Summary of Council decision:
Two issues were investigated, both of which were Upheld.
A leaflet, for a supermarket, which was available in-store and online from www.lidl.co.uk, featured a range of promotional items. The back page was headed "Half Price Weekend Offers 16.03.13 & 17.03.13 Only" and featured four offers, including one for strawberries. Text stated "Fresh Strawberries ... 500g Punnet ... £2 Per Punnet £1 Half Price Offer!". Small print at the bottom of the leaflet stated "... Prices correct at time of going to print & valid for a limited period only. ... Offers available in selected stores only and subject to availability, see in-store for details".
1. Two complainants challenged whether the ad was misleading, because the strawberries available in-store on 16 and 17 March were priced at £1.50.
2. One of the complainants also challenged whether Lidl had ensured relevant communication with consumers to inform them the offer had been withdrawn.
1. & 2. Lidl UK GmbH said that on rare occasions cancelling a promotion was unavoidable, usually due to circumstances beyond their control, and on those occasions they always attempted to find a similar product to offer their customers as a replacement. In this instance, the ad, which comprised several pages and listed over 80 promotional items, had been sent for printing on 21 February and were distributed to their stores between 4 and 6 March. However, on 5 March they were informed by their strawberry supplier that there was a problem with the quality of the strawberries because of adverse weather conditions. As a result they took the decision to cancel the promotion and immediately considered all reasonable steps which could be implemented to inform customers of the change, in addition to the usual disclaimers "subject to availability" and "see in-store for details", which were included at the bottom of their leaflets.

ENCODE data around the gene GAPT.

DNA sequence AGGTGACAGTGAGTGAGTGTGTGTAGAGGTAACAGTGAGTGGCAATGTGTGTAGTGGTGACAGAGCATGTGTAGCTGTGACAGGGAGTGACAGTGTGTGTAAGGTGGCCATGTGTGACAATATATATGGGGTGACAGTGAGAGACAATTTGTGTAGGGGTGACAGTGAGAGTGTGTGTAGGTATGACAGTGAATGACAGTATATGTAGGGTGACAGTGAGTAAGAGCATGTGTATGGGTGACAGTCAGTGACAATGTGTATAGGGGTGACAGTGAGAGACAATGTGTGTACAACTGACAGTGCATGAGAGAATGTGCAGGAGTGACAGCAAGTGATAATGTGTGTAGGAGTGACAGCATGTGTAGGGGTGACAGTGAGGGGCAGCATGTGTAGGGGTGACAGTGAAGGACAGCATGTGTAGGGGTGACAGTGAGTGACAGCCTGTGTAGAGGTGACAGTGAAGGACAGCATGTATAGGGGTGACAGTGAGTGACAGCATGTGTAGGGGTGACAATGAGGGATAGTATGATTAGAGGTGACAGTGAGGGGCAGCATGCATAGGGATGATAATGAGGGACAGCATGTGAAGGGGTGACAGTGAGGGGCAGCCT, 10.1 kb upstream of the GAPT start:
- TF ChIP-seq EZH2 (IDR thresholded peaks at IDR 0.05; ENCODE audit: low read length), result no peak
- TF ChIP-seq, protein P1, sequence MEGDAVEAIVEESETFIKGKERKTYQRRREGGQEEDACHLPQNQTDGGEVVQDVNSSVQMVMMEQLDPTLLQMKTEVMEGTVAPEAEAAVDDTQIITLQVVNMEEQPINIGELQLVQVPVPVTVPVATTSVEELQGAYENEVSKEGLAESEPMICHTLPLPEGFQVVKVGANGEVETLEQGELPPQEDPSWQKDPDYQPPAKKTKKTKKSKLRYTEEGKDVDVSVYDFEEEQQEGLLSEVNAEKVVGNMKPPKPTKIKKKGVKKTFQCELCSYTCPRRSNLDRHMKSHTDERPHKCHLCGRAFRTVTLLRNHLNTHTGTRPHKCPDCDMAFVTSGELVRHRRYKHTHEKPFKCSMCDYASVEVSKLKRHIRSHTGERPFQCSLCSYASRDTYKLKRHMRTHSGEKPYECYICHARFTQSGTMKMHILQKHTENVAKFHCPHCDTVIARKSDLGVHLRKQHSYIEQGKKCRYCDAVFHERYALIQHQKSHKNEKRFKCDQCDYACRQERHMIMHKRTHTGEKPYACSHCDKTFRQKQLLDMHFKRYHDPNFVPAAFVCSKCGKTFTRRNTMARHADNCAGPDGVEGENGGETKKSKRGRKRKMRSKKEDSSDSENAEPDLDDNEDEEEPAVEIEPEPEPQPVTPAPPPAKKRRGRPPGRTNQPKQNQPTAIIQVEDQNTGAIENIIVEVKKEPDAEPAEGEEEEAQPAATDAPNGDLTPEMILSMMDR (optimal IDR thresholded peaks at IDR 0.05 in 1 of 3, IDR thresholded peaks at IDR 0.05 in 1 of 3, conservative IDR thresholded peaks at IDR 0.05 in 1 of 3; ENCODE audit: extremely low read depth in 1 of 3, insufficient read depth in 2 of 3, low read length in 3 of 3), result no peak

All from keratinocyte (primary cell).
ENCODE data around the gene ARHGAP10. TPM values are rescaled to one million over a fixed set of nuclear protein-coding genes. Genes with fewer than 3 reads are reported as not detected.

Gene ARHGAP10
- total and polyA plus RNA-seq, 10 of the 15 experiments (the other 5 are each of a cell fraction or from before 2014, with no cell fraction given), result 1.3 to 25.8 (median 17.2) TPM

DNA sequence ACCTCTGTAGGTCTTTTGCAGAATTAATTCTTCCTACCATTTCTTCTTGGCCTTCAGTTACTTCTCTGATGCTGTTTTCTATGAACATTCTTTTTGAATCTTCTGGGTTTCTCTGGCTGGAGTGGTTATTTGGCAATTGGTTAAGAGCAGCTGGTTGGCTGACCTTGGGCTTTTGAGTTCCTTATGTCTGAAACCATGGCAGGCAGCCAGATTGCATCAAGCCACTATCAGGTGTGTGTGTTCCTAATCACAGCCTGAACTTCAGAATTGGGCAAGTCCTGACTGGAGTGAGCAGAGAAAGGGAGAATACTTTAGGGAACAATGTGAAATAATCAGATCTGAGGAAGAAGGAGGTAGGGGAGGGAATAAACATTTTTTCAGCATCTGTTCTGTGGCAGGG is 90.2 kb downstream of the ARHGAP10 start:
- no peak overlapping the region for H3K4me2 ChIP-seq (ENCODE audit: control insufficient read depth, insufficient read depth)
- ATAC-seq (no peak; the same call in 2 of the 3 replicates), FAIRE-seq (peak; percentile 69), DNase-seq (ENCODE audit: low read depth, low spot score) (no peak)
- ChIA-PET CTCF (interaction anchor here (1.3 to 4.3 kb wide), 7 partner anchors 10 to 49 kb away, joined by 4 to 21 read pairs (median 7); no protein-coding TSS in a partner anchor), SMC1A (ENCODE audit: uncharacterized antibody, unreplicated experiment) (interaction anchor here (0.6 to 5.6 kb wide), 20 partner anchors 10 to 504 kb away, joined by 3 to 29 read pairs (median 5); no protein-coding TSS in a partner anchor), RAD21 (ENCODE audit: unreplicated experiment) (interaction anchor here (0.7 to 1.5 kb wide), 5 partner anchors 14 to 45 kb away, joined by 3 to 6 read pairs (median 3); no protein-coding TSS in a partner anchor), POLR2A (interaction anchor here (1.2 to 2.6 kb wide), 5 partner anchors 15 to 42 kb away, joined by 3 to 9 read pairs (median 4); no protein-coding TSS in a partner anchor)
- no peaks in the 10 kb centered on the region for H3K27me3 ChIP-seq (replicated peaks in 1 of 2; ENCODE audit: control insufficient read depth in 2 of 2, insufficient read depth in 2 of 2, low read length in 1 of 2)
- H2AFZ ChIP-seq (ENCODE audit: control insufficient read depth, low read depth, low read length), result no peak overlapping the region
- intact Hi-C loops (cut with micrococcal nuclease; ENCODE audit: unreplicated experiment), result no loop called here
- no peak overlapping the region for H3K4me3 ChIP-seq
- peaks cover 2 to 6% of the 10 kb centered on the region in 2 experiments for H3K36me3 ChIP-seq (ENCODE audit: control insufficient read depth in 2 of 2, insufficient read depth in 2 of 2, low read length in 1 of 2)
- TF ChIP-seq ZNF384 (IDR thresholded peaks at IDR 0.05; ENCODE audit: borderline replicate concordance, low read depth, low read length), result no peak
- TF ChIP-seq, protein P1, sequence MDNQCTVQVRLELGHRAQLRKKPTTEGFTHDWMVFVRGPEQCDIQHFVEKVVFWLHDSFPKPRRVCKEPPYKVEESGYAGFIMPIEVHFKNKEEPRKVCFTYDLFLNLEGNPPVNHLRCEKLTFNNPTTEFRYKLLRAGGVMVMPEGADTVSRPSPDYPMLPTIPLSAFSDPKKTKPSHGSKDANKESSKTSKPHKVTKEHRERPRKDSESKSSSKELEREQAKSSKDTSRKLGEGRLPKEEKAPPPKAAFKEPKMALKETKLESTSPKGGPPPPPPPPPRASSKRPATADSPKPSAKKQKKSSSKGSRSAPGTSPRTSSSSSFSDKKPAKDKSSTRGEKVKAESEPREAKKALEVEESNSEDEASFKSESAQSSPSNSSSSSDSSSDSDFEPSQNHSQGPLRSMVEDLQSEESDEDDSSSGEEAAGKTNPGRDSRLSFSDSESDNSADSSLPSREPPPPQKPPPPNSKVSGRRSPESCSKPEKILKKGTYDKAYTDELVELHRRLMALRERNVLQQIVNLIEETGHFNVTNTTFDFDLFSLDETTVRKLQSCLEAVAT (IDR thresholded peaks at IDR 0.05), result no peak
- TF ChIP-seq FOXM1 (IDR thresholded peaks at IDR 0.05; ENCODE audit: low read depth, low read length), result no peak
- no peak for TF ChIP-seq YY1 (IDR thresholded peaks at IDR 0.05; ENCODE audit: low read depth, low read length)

Lidl said they immediately sent a disclaimer to their stores on 5 March, to be displayed in-store, to inform and apologise to customers, and they also sent a further disclaimer on 15 March. They considered it would have been unreasonable and disproportionate to use over-stickers or add inserts to each leaflet to inform customers of the cancellation of the promotion because of the large volume of leaflets involved, or to remove the leaflets altogether because of the large number of other promotions listed. In addition to the disclaimers to be displayed in-store, they e-mailed their registered customers to alert them to the problem, and arranged a promotion on iceberg lettuce as a substitute. They confirmed the leaflet had remained available for download from their website up to and including the weekend of 16 and 17 March. They said the link to the leaflet was created by an external agency for all European Lidl countries as a standardised process.
They explained that the strawberries, which were available in-store at £1.50 on the original planned dates for the promotion, were small volumes which had become available in the two weeks leading up to 16 and 17 March. Those strawberries were priced at £1.50 rather than £1 because otherwise stock would not have been available to all customers.
Lidl considered that the small number of complaints demonstrated that their actions had been effective in alerting customers to the change.
1. & 2. Upheld